Next week is Thanksgiving, a tradition widely believed to have started in Plymouth, Massachusetts in 1621, when colonists and peoples from the Wampanoag tribe shared a week of harvest celebration.
Tommy Orange, in his book There There, depicts the origin of Thanksgiving being a celebration of a ‘successful massacre’; this is rebutted by Snopes. Not the fact that there was a massacre in 1637 killing 500 people, but that this was the origin of the Thanksgiving tradition. Snopes argues that Sarah Josepha Buell Hale petitioned for this holiday and in 1863 it was written into law by President Lincoln. Hale used the narrative of a meal being shared by Natives and Pilgrims to promote the united vision of the state.
This is about as much as I will participate in a history lesson. Fact is November is National Native American Heritage Month. A good reason to search out sacred sites and learn about Indigenous Peoples in the Bay Area.
The Chitactac Adams Heritage Park in Gilroy offers information on the life and culture of the Ohlone. In an exhibit shelter there are multiple boards teaching us about the diversity of the Native Peoples in the Bay Area, language examples of the Mutsun and Rumsien, and their use of herbs as medicine.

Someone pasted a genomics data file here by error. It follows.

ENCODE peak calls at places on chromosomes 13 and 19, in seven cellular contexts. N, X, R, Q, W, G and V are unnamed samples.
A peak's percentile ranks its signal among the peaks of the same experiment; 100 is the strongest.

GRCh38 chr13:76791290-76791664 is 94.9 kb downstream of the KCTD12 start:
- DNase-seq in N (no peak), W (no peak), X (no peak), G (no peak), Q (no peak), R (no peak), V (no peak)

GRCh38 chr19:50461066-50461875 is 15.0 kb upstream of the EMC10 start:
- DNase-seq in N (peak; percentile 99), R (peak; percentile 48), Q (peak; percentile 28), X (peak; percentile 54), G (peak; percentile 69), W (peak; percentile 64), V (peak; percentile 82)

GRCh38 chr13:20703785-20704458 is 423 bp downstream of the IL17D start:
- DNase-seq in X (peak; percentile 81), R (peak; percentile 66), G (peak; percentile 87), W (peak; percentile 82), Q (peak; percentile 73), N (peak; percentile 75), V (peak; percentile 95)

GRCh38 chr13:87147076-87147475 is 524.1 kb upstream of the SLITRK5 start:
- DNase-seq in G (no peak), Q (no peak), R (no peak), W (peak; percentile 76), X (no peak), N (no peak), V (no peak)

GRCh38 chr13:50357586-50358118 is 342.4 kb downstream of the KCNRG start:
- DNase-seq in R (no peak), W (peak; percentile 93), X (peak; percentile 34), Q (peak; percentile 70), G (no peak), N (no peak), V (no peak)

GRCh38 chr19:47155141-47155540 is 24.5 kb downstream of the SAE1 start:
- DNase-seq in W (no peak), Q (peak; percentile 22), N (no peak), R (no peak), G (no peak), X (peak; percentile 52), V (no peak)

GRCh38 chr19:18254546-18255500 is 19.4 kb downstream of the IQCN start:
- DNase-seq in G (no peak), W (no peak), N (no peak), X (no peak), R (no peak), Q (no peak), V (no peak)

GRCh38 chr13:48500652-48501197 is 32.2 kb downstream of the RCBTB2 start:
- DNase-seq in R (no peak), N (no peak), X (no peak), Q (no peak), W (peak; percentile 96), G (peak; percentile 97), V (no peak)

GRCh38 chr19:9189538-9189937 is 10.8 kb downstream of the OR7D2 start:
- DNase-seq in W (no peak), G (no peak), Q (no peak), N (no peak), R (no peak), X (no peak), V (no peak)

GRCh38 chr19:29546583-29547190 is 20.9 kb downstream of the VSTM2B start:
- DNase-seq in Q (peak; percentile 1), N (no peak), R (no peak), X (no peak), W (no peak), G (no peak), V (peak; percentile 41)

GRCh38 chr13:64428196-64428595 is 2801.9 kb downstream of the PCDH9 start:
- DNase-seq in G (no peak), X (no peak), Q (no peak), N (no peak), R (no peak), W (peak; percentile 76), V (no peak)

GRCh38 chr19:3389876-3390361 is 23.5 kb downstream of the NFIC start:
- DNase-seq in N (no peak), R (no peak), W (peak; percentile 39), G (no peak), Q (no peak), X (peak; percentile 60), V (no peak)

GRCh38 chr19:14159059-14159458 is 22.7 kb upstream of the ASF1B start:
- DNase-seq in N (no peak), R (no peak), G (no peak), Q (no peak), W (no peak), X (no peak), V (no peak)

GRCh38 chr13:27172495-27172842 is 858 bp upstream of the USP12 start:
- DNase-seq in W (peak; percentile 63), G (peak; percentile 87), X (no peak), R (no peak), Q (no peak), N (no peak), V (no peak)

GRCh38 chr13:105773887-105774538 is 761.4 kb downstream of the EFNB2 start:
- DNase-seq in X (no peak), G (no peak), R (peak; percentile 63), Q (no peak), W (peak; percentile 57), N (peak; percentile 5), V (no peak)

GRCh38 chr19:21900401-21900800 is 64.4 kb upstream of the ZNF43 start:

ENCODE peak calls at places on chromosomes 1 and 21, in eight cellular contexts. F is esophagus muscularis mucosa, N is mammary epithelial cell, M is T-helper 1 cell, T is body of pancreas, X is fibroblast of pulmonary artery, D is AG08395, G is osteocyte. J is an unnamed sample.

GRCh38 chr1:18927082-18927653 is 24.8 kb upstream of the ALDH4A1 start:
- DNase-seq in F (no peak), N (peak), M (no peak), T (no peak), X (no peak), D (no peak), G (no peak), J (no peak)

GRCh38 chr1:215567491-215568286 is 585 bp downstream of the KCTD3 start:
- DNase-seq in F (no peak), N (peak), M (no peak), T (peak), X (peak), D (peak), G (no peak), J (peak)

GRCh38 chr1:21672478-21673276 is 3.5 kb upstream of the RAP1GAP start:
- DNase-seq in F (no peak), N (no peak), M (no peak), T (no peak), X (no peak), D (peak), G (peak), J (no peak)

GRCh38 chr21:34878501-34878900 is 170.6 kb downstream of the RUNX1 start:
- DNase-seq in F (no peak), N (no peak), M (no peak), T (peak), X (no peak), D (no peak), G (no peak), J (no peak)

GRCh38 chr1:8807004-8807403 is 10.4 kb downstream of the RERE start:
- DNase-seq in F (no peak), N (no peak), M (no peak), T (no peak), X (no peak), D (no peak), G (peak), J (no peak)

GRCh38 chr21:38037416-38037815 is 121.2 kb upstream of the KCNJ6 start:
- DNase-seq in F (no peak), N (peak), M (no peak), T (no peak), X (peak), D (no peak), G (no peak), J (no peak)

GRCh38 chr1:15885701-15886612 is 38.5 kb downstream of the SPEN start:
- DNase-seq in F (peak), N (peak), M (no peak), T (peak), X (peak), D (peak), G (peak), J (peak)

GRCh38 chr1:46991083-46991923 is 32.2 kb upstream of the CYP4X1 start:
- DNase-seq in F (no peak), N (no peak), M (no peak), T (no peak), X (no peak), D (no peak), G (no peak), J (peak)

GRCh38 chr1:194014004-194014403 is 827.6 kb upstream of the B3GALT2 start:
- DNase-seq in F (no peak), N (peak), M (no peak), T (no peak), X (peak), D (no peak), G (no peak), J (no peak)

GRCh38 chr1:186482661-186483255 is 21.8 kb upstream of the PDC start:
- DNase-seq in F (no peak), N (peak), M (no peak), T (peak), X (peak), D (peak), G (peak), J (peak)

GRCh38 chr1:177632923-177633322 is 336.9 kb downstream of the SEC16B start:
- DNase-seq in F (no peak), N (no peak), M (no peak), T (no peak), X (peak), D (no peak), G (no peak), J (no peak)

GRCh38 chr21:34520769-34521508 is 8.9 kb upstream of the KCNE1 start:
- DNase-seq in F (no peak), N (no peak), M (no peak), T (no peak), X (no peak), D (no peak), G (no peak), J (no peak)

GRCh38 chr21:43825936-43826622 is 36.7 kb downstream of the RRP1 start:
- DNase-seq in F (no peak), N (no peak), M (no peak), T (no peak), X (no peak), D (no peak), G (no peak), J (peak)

The real attraction, however, are the petroglyphs, or rock art. In the middle of the shelter a large rock shows circles ground into the rock. Due to many instances of vandalism it was moved multiple times. There are two more rocks as examples at the shelter, but you are encouraged to spot them outside on the boulders. Please don’t climb on the boulders, the petroglyphs are thousands of years old.
The 0.2 mile hike of the park has interpretative signs about the lives of the native peoples in this area. The rock art on this hike was hard to see, but the holes in the boulders used for grinding up foods, so called bedrock mortars, are impressive.
Another striking feature of different rock art was vandalism. The disrespectful disfigurement was near a boulder formation with information about Ranchos and Growth.
The Chitactac Adams Heritage Park is open year round from 8 am to sunset.
Note the hike is only partial wheelchair and stroller accessible.
Another sacred site I wrote about is Mount Umunhum.